The role of a number of Kharijites in the conspiracy to kill the Imam, peace be upon him, is one of the most important facts in the history of Islam and cannot be denied. The Kharijites themselves acknowledged this and sometimes praised it. Imran bin Hattan, praising Ibn Muljam’s action, wrote: What a stroke of cowardice! who had no intention but to reach the satisfaction of God, the owner of the throne. The day I remember him, I think he is the best of people in terms of the weight of his actions in the eyes of God. [3] Also, Ibn Abi Miyas Moradi says: We were the ones who beat Abu al-Hasan Haider, and the difference was the split. We were the ones who brought his government out of its system with the blow of the sword that went over and landed firmly. We are elders at dawn and we are loved ones when death takes away the clothes and robes of death. Undoubtedly, if such an issue was created and addressed by Mua’wiyah ‘s storytellers, this important historical issue would not remain hidden from the eyes of historians and commentators. Of course, the extent of the Khawarij’s role in this conspiracy and whether they acted independently or were the tools of Mua’wiyah  or his mercenaries in this evil act, and also how the conspiracy was implemented, are issues worthy of consideration and investigation.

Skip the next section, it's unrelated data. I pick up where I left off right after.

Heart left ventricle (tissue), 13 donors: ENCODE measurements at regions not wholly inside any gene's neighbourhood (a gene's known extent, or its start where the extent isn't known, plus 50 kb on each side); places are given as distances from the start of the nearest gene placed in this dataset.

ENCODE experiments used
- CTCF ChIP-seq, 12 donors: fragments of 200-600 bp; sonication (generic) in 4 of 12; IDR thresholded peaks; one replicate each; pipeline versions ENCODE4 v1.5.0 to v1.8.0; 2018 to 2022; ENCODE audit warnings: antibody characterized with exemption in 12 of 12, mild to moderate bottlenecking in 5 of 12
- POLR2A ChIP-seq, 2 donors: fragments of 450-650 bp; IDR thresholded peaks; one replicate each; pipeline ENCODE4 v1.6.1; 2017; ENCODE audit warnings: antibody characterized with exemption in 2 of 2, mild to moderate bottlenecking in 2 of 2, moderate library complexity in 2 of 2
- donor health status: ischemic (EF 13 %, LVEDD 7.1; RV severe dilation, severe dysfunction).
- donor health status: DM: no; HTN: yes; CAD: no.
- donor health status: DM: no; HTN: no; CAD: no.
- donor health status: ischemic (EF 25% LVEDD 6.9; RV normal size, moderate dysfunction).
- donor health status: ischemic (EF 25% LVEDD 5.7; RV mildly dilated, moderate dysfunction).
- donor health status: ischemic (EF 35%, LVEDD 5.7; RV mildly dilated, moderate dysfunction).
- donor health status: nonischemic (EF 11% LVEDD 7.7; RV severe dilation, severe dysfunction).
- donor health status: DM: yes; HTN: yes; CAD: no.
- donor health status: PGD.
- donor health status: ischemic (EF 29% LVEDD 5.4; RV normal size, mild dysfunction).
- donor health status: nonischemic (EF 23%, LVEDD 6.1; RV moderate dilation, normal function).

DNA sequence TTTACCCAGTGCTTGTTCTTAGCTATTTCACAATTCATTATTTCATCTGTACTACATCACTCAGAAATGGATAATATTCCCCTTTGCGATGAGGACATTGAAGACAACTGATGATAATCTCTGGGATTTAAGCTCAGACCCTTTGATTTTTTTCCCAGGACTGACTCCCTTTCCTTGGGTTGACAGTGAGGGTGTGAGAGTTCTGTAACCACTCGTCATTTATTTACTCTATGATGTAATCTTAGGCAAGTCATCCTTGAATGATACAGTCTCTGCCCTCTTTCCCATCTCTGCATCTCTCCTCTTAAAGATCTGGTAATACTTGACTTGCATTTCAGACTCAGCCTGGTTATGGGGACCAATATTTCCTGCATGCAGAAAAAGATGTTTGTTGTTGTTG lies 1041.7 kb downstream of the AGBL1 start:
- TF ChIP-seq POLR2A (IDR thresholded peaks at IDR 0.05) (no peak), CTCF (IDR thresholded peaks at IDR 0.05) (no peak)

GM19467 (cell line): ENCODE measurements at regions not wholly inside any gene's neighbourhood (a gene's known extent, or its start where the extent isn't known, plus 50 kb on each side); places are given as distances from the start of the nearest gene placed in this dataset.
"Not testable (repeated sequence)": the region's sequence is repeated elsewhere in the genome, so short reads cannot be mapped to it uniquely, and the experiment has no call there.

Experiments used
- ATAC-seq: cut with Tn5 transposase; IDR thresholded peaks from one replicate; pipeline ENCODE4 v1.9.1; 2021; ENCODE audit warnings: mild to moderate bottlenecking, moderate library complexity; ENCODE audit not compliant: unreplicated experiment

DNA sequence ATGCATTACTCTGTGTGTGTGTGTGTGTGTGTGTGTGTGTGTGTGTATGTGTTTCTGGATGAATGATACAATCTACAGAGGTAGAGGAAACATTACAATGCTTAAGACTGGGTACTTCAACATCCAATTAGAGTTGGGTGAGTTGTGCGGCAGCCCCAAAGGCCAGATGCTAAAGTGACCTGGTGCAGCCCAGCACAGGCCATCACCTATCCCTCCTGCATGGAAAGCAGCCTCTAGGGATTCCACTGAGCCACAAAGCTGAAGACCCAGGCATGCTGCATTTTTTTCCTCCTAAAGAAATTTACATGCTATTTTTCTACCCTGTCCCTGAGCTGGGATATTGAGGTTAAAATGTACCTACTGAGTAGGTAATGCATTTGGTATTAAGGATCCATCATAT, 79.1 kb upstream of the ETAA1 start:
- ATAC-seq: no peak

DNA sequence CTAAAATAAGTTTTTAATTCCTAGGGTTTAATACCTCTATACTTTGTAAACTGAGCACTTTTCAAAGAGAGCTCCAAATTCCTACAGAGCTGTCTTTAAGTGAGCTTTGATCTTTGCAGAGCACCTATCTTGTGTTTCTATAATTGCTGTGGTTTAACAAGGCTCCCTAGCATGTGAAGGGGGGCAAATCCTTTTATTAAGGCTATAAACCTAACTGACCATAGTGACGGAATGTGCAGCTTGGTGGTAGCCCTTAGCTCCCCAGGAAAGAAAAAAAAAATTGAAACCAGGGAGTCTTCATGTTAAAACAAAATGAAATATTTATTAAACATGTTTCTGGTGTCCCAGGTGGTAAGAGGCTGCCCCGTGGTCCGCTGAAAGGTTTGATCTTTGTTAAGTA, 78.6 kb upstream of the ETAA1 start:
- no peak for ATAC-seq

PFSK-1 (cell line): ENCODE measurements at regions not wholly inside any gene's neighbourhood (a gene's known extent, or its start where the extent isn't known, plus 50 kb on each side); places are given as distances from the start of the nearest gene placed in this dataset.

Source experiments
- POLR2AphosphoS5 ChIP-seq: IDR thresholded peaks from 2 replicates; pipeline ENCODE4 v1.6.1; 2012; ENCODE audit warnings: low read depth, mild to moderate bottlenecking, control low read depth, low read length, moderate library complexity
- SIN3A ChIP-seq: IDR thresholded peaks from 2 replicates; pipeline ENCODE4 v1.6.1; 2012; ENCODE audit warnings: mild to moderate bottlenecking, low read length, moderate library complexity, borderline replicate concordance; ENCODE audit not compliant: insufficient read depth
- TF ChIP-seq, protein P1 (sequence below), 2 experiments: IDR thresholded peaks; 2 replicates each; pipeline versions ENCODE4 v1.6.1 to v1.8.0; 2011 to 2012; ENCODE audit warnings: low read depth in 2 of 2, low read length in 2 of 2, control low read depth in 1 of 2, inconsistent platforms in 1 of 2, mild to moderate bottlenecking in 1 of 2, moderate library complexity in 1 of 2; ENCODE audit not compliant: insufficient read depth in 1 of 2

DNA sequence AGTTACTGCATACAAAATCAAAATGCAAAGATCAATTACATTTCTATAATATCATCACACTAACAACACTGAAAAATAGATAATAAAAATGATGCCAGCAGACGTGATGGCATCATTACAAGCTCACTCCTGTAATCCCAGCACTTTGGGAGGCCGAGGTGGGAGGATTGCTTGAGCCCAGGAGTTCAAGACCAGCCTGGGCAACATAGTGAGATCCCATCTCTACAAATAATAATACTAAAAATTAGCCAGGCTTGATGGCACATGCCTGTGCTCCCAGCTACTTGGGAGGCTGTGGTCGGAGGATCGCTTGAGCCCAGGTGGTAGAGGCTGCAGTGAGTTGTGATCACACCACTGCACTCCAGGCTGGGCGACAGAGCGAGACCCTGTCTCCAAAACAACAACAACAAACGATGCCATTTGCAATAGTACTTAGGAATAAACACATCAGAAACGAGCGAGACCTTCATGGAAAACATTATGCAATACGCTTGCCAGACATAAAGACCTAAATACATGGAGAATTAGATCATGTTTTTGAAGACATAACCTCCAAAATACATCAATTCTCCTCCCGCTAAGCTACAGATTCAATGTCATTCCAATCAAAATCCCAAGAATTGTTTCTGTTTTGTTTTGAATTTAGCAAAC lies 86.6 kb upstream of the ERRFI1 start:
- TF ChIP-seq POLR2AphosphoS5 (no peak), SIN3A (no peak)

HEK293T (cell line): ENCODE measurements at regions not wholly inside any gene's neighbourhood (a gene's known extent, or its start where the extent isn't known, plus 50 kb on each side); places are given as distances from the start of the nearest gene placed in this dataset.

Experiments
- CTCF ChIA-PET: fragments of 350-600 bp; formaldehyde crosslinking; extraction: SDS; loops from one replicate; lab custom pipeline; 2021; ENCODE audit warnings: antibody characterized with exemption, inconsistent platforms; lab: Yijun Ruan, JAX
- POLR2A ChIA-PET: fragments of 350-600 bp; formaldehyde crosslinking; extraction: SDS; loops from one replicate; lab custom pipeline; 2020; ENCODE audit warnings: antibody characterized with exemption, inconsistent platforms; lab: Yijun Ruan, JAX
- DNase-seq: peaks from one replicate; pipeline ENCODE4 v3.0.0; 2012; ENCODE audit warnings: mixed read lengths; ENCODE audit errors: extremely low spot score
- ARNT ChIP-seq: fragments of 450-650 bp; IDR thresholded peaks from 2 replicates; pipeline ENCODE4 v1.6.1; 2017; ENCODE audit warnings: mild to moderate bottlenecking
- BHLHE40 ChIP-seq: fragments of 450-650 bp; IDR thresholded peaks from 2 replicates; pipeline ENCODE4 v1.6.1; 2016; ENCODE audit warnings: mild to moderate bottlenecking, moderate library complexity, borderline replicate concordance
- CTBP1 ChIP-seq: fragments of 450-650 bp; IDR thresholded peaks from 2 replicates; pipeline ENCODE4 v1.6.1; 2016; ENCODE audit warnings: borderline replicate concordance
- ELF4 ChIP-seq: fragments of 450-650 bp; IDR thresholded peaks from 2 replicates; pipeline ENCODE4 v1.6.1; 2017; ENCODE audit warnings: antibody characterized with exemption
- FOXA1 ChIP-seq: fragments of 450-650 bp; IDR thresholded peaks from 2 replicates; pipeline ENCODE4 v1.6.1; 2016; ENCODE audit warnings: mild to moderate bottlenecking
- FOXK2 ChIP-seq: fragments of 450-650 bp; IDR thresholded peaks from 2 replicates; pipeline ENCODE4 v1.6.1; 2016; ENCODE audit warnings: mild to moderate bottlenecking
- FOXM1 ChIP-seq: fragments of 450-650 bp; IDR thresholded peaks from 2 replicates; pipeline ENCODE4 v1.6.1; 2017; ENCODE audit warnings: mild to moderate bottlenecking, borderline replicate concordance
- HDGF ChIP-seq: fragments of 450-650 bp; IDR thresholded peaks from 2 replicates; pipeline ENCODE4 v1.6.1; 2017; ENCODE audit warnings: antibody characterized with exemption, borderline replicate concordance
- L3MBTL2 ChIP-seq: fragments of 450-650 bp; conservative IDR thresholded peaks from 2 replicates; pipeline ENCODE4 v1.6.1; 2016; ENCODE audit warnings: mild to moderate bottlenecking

2. The role of Mu’awiyah